- Server experience: AWS/GCP (Google Cloud Platform) deployment & maintenance, LAMP and OpenLiteSpeed stacks
- UI/UX/Prototyping: XD, Sketch, Zeplin
- Logos/Illustrations: product & technical
- Copywriting: websites, documentation, ads, how-to & technical guides
- Video encoding (streaming – DASH)
- Blender (3D)
- Some Premiere & After Effects experience
- Training & talent development
Dave has a keen eye for detail and a love for creative problem-solving. With a consistent vision, everyone involved in creative efforts—whether it be a photographer, an app or web designer, or even the creation of seemingly mundane company forms—will benefit from a unified creative direction.
“If you hear a voice within you say ‘you cannot paint,’ then by all means paint, and that voice will be silenced.” — Vincent van Gogh
Dave’s First Seascape Painting: “Afternoon Wave” (Oil on panel, 6×6, 2019)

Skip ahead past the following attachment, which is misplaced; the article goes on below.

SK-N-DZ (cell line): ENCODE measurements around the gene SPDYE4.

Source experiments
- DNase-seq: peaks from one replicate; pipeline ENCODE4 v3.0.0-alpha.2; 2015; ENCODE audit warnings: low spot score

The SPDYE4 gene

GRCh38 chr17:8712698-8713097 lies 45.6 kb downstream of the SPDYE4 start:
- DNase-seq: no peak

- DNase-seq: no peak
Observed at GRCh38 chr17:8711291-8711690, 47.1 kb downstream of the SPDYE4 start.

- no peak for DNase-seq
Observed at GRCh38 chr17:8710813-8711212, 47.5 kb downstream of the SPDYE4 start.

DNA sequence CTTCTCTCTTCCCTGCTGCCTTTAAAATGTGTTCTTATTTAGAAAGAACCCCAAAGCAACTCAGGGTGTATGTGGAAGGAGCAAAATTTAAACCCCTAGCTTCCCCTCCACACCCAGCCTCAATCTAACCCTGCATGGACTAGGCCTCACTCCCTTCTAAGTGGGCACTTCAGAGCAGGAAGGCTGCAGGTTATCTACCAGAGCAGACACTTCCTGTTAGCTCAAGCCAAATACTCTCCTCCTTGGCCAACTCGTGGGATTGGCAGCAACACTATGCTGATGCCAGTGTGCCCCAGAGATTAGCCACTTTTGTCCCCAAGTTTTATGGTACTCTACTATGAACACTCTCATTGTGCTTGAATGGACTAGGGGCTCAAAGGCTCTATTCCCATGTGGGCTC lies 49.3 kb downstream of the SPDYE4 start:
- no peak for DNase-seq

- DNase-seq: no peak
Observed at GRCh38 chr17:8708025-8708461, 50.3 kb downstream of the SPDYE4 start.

In the early days of the “Desktop Revolution, when many were still pasting up mechanicals, Dave was seeing the future and purchased one of the first Macintosh computers, along with a game-changing program called Aldus Pagemaker (later purchased by Adobe).
Using his traditional layout skills and artistic background, he applied it to the new technology at hand—even using an early digital camera hooked directly to his computer to scan images.
Dave’s Landscape Painting: “The Clearing” (Oil on panel, 8×5, 2019). View my comments on this painting.
“The Clearing” (Oil on panel, 8×5, 2019)
“The Clearing” (Oil on panel, 8×5, 2019). Comment: this 8×5 was done entirely from my imagination and painted very quickly (around 10 mins), as is evidenced from the sketch quality. This rarely works, but sometimes you just nail it with an immediacy that can’t be matched. You have to know when to leave it, since reworking will often ruin the work.
Over 30 Certificates of Completion at Lynda.com/LinkedIn Learning • 1000’s of hours of instruction from YouTube, books and other sources
Activities & Hobbies